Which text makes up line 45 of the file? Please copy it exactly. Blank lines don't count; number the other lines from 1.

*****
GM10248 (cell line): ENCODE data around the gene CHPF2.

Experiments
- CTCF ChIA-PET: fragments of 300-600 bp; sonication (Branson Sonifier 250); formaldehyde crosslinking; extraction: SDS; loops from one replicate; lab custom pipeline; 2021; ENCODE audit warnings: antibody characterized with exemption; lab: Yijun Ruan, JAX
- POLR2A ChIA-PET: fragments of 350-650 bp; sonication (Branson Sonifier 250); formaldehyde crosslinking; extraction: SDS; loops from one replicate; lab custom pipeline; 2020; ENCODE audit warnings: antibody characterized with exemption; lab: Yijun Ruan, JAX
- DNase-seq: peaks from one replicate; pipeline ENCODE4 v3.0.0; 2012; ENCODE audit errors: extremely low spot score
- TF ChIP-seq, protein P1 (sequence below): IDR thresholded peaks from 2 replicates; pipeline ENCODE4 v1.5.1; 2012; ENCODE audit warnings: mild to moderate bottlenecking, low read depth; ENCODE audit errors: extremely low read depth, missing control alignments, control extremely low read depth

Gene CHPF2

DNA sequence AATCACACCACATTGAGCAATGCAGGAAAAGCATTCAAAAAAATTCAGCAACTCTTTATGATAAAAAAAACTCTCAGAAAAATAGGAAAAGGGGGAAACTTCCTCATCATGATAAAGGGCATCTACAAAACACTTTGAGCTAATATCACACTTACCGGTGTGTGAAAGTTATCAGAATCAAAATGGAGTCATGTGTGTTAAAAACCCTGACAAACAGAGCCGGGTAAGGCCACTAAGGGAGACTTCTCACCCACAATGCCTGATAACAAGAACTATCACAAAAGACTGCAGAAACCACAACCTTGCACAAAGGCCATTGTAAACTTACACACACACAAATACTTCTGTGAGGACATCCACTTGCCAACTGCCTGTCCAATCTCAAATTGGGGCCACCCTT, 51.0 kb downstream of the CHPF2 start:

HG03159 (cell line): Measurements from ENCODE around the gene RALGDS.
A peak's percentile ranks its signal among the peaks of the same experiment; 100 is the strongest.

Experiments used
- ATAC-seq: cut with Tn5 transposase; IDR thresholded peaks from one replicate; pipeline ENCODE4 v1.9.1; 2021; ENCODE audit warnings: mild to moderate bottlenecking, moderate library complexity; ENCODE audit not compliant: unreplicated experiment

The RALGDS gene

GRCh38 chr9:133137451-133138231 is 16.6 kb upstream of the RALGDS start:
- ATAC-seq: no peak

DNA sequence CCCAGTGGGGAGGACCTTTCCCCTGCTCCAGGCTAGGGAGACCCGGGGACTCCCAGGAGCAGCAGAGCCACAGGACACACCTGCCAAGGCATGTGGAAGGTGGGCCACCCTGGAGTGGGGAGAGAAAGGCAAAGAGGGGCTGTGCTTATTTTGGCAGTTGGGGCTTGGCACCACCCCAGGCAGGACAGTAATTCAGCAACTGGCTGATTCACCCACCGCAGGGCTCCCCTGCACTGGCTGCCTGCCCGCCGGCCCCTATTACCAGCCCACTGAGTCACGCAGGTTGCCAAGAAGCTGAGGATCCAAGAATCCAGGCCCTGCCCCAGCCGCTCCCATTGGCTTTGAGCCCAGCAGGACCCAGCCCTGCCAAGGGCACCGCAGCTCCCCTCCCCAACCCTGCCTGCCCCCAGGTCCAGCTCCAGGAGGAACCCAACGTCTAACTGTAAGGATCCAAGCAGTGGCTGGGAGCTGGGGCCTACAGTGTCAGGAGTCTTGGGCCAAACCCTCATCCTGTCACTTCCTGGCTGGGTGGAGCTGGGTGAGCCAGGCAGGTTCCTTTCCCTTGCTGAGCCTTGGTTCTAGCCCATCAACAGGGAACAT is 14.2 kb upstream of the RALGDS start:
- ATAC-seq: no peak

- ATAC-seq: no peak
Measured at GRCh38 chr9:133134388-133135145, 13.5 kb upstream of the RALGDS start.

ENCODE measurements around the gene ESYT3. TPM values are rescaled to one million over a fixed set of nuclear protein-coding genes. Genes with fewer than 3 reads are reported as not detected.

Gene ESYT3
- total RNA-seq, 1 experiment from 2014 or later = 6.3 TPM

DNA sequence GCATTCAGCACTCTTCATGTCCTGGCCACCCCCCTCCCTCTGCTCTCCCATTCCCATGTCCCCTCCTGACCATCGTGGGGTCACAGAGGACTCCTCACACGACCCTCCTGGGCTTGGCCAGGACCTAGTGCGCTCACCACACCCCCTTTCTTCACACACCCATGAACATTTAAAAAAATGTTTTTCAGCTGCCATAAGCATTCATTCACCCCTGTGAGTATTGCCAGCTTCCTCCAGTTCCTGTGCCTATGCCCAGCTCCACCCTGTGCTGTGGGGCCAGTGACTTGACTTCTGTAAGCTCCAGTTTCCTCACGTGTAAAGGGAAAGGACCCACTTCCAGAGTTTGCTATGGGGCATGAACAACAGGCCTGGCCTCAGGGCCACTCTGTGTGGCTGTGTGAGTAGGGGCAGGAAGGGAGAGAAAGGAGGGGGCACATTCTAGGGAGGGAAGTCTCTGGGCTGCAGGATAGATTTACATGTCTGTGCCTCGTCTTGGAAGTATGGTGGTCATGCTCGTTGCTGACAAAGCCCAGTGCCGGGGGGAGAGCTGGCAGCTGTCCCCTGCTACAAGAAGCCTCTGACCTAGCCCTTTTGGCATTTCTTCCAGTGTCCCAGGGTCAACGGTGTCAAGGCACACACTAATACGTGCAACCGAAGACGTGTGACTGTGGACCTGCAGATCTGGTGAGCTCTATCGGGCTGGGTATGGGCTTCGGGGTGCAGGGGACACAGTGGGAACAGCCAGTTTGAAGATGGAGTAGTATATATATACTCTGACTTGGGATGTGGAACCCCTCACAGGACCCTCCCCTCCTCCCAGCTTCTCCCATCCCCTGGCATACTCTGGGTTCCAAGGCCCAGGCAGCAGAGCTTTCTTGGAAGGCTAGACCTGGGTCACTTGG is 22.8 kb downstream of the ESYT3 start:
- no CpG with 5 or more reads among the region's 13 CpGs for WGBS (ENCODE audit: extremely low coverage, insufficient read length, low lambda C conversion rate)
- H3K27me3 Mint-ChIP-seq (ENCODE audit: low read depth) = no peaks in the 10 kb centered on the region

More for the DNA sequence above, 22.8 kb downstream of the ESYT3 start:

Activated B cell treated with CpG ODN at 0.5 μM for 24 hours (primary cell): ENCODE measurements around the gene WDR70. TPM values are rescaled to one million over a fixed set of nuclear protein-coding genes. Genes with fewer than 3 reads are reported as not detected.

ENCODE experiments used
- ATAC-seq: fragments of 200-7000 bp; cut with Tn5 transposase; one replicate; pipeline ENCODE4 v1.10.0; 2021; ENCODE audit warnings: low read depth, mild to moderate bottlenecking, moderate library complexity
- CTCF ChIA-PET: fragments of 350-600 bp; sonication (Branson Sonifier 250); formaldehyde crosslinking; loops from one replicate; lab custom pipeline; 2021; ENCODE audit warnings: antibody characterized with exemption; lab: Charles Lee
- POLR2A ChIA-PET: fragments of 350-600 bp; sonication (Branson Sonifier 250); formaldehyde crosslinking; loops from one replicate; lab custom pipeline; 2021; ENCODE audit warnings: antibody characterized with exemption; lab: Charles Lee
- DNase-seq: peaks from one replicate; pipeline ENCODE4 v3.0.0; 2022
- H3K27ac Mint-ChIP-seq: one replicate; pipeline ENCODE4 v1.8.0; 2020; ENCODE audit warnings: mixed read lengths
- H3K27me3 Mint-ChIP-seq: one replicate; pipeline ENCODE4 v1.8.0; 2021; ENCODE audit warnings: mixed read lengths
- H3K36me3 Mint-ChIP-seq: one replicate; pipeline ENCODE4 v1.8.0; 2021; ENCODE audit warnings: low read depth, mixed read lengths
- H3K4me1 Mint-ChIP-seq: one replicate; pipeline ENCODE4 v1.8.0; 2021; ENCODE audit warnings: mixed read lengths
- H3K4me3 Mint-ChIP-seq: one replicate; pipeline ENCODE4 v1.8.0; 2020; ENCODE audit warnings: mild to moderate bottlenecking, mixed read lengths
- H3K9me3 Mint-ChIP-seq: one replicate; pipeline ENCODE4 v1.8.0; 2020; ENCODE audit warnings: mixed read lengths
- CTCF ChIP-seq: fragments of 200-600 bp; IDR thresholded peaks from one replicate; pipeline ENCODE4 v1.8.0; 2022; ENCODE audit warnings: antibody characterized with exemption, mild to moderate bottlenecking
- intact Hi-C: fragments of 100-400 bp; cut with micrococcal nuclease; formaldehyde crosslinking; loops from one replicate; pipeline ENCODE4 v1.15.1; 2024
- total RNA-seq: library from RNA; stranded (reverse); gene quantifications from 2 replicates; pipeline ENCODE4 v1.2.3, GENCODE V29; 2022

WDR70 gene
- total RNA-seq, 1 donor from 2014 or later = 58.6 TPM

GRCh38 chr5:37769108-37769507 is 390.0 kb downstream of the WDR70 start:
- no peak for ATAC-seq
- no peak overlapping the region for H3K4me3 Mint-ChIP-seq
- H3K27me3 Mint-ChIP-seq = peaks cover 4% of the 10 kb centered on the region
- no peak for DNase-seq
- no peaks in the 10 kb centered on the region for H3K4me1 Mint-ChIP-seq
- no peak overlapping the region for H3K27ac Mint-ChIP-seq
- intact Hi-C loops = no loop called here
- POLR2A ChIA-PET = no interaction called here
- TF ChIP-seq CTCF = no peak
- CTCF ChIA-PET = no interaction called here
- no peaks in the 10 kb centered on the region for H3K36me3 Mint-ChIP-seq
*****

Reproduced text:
- no peak for ATAC-seq